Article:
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The word メカ and how it's used by Japanese, genre definition

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The word メカ and how it's used by Japanese, genre definition

Postby Dimension » Thu 09.11.2008 4:30 pm

I had a discussion today with a guy on the net who claimed that in Japan the Japanese use the word メカ (Mecha) as a substitute for the word sci-fi and that they don't have a word for sci-fi (at least that's what I presume he meant), and his source is apparently a swedish translator of manga who's lived in Japan for a few years. I do agree with that Mecha in the way we use it is certainly a part of the broad genre of science fiction, but I find his claim unlikely, seeing as the word is normally used for huge robots (here in the west) or anything mechanical (esp. highly advanced). Doing some of my own research I found that the japanese do (surprisingly not) have a word for sci-fi , サイエンス・フィクション, the abbreviation SF (エスエフ) and 空想科学小説 (くうそうかがくしょうせつ), but I still haven't found anything on whether they use メカ for all things sci-fi like he said.

I couldn't find the word メカ written even once on the japanese wiki for SF, which I find quite peculiar if the word supposedly is used as much as he claims.

http://ja.wikipedia.org/wiki/%E3%82%B5% ... 7%E3%83%B3

I still believe that it's only a sub genre of sci-fi, even in Japan, but I could agree with that maybe it is used differently and is less specific than our use of the word for "anime with big robots". But until I know for sure from a reliable source I can't say. So please enlighten me :)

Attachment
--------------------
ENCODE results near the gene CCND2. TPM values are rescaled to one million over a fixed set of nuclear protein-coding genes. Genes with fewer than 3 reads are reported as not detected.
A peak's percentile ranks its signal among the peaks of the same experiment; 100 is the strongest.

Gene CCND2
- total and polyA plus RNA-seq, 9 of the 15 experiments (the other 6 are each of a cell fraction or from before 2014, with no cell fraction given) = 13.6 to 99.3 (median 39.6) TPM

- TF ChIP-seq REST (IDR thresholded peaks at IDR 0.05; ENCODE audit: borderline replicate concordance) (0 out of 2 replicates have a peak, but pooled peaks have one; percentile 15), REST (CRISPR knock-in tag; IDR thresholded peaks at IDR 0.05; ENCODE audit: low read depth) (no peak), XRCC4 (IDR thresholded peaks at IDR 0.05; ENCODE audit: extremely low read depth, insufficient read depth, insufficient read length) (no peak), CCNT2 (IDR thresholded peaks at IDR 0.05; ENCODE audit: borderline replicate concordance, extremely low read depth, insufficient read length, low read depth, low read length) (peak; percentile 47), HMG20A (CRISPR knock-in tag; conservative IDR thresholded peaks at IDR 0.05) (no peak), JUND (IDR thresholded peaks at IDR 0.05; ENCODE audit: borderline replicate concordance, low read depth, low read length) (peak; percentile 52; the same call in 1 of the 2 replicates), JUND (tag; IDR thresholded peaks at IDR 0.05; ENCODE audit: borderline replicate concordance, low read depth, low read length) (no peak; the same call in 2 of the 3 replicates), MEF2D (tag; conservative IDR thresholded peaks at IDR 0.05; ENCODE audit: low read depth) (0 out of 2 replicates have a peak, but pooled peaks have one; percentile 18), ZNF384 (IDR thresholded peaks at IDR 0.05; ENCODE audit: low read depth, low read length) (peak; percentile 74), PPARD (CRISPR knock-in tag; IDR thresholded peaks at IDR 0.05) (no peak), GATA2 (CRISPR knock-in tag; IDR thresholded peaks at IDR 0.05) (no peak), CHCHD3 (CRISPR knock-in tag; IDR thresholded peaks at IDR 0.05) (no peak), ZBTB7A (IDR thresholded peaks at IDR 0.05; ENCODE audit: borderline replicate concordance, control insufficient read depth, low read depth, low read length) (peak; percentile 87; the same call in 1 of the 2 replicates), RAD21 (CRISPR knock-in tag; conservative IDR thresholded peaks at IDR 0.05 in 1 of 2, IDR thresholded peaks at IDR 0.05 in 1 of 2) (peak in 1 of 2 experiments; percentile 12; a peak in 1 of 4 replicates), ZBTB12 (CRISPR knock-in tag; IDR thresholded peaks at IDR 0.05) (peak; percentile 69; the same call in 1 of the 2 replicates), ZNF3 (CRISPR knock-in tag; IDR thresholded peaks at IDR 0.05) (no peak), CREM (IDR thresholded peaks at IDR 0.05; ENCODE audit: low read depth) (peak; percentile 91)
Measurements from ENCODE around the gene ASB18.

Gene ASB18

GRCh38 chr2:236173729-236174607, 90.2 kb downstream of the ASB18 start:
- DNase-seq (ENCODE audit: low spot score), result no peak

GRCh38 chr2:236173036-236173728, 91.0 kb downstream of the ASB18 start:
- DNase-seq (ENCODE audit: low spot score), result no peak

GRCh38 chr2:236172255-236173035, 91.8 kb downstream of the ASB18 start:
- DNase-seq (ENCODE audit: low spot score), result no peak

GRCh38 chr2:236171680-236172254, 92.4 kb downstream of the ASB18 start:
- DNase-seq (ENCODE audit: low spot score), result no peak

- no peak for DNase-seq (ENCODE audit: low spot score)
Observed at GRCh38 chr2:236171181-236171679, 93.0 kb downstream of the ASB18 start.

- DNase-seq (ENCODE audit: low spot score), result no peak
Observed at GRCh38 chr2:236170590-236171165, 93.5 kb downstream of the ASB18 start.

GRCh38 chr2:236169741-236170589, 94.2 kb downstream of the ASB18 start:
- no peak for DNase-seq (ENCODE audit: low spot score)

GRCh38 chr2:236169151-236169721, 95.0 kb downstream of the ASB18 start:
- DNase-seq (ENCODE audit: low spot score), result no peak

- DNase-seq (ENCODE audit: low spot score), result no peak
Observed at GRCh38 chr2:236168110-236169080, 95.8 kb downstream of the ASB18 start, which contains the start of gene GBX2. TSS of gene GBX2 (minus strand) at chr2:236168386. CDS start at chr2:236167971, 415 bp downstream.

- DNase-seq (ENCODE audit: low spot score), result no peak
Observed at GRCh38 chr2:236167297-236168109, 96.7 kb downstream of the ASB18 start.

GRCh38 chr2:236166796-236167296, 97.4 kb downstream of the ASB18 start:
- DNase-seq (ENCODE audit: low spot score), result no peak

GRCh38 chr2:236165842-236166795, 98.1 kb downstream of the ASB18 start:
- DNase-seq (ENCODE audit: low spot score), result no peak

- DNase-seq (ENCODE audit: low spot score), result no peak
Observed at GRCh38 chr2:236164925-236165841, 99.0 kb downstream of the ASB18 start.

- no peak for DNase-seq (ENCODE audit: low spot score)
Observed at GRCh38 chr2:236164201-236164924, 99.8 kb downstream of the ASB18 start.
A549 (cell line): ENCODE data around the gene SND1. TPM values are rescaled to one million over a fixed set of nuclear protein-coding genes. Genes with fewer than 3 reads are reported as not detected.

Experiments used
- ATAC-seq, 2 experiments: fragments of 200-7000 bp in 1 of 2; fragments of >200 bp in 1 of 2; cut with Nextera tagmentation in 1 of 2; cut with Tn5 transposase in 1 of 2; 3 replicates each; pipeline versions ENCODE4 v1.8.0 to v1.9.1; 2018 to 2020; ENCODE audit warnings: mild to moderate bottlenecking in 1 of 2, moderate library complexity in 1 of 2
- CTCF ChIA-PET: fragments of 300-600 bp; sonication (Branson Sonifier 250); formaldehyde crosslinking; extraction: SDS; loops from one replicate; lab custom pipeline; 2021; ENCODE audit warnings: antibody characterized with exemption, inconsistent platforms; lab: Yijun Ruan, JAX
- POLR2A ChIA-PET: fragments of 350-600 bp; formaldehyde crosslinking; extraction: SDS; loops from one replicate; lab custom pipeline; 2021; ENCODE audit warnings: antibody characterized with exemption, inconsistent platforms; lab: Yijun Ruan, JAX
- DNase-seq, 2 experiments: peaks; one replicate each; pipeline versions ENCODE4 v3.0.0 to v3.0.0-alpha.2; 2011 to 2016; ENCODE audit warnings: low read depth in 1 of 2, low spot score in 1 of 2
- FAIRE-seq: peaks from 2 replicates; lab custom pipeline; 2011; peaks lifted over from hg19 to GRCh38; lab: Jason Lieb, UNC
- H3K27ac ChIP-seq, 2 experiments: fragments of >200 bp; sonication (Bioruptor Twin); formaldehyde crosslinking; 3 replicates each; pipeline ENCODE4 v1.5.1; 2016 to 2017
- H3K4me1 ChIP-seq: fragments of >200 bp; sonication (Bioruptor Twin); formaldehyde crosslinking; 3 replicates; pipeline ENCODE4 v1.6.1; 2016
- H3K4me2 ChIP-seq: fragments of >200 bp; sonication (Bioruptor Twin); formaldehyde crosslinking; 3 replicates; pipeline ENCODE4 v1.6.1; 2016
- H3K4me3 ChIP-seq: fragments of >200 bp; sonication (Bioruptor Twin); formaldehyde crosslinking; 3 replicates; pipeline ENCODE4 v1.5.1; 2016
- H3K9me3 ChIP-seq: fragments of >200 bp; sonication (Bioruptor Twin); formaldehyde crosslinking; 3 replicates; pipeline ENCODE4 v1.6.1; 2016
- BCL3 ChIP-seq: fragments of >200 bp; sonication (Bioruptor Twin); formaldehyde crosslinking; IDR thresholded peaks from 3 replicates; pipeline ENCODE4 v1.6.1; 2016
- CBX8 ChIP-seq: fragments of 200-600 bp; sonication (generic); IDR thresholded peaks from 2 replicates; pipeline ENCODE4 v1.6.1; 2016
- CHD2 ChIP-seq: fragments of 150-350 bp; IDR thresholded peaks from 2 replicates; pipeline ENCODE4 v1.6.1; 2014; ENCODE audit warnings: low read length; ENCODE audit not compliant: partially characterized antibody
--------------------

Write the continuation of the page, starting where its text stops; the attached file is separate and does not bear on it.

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Re: The word メカ and how it's used by Japanese, genre definition

Postby vkladchik » Thu 09.11.2008 5:43 pm

Dimension wrote:I had a discussion today with a guy on the net who claimed that in Japan the Japanese use the word メカ (Mecha) as a substitute for the word sci-fi

To say that the Japanese don't have a word for science fiction is like saying that Americans don't have a word for déjà vu. Of course we do. The word is déjà vu. In the same way, the Japanese have a word for science fiction, which is the English word. Just because it's a borrowing doesn't mean that it isn't a word in that language.

Theoretical considerations aside, though, the word メカ comes from the word "mechanical," so it might be used to mean robotics or some other aspect of science fiction. In other words, it might be the nitty-gritty, nuts-and-bolts aspect of science fiction, as opposed to the more anthropological aspect of science fiction you see in writers like Asimov or Ray Bradbury.

That said, however, I've never seen science fiction referred to as anything other than "SF," so I don't know where your friend is getting his information, but it doesn't sound very reliable to me.
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Re: The word メカ and how it's used by Japanese, genre definition

Postby hungryhotei » Thu 09.11.2008 5:58 pm

Dimension wrote:I couldn't find the word メカ written even once on the japanese wiki for SF, which I find quite peculiar if the word supposedly is used as much as he claims.


You might have had more luck on thispage.

メカとは、メカニズムの略語であるが、フィクションの分野(アニメやライトノベル、SF映画など)においては特に「空想的な'機械装置」を指す用語であり、しばしば「巨大ロボット」の類を指す。
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Re: The word メカ and how it's used by Japanese, genre definition

Postby Dimension » Thu 09.11.2008 6:37 pm

vkladchik wrote:Theoretical considerations aside, though, the word メカ comes from the word "mechanical," so it might be used to mean robotics or some other aspect of science fiction. In other words, it might be the nitty-gritty, nuts-and-bolts aspect of science fiction, as opposed to the more anthropological aspect of science fiction you see in writers like Asimov or Ray Bradbury.